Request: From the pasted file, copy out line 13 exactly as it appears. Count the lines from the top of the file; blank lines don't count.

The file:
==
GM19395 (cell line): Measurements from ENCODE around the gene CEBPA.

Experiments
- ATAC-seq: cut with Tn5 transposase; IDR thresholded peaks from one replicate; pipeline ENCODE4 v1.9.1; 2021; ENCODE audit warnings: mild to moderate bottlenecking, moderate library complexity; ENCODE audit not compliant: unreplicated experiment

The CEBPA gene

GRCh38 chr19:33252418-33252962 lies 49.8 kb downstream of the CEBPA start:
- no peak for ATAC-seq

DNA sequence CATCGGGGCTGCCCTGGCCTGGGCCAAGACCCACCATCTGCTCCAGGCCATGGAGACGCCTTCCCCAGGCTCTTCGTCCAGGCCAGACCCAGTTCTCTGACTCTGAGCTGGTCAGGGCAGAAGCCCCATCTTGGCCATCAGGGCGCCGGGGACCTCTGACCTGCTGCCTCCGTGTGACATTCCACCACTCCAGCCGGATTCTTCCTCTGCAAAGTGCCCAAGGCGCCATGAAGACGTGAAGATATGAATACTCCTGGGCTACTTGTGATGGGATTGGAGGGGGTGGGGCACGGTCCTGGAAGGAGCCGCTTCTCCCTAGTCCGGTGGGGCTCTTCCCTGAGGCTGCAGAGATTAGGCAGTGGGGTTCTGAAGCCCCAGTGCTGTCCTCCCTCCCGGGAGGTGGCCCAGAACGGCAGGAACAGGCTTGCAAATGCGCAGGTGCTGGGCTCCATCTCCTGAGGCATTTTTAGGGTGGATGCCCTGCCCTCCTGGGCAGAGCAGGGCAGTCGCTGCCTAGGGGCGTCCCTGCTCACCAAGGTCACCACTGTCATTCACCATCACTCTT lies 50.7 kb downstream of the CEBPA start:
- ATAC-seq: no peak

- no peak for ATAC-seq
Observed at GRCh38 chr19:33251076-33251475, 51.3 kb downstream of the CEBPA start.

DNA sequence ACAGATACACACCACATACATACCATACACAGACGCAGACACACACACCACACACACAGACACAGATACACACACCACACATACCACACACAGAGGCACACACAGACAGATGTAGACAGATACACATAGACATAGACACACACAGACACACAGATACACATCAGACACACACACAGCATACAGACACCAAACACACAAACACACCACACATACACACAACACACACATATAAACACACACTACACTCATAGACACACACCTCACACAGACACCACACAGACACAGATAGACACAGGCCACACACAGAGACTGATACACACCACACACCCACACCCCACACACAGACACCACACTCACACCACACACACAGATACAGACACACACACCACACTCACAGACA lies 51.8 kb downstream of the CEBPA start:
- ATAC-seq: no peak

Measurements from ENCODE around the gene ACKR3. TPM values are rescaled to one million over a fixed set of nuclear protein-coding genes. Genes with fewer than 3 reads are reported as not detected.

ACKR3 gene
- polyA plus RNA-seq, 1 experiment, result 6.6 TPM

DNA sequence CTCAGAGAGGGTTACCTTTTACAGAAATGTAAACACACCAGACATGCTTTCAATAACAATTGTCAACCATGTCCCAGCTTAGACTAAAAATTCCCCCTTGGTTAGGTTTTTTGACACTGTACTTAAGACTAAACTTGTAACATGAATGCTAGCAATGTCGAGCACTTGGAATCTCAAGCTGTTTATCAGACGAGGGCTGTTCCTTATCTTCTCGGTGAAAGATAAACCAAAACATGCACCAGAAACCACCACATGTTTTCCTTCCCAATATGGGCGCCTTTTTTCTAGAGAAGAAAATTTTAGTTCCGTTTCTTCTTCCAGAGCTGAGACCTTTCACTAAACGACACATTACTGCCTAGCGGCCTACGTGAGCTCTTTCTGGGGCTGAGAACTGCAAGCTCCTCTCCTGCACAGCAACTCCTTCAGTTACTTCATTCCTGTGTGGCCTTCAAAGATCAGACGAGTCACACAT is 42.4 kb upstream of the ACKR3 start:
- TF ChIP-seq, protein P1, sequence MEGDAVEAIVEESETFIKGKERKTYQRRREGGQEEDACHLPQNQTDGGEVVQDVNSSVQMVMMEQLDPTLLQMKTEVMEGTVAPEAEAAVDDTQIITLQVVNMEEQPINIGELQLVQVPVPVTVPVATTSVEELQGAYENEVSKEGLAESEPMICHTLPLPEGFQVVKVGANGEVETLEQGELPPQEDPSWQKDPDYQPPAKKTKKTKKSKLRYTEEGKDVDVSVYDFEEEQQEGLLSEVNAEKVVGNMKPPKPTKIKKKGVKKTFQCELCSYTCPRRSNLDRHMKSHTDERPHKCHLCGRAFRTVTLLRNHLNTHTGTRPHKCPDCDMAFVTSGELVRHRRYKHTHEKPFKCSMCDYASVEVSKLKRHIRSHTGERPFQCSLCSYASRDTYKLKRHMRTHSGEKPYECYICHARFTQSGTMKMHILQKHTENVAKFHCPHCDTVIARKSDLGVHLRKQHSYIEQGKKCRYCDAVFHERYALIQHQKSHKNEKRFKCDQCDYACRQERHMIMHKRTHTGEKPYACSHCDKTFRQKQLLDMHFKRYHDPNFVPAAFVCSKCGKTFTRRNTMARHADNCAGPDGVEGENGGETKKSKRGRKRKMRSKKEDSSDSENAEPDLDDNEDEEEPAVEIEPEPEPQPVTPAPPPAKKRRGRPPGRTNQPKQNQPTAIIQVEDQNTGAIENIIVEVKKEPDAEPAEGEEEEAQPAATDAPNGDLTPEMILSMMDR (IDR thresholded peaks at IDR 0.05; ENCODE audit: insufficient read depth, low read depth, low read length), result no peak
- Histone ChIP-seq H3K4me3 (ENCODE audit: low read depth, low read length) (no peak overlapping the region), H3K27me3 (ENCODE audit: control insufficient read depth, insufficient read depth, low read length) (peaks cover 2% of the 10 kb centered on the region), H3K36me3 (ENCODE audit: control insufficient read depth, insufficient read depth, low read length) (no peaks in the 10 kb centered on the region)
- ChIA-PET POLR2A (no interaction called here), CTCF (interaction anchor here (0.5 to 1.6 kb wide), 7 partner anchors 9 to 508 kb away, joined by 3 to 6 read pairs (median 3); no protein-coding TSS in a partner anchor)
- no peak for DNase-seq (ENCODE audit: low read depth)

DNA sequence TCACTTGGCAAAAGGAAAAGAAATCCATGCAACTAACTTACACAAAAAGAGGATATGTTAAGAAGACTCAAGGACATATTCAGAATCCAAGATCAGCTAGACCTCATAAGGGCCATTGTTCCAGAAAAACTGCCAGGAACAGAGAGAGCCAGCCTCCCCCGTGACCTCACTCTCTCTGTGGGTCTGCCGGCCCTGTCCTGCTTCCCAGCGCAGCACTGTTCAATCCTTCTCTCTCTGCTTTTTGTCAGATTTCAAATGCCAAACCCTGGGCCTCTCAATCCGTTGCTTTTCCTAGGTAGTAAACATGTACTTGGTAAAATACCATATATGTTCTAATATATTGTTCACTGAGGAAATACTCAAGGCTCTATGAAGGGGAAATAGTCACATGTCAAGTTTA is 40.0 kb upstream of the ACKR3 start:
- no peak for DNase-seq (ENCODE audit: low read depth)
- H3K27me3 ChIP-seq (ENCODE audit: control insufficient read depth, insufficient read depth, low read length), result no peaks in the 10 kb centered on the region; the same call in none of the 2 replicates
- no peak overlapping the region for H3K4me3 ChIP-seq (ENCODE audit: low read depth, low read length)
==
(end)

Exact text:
Measurements from ENCODE around the gene ACKR3. TPM values are rescaled to one million over a fixed set of nuclear protein-coding genes. Genes with fewer than 3 reads are reported as not detected.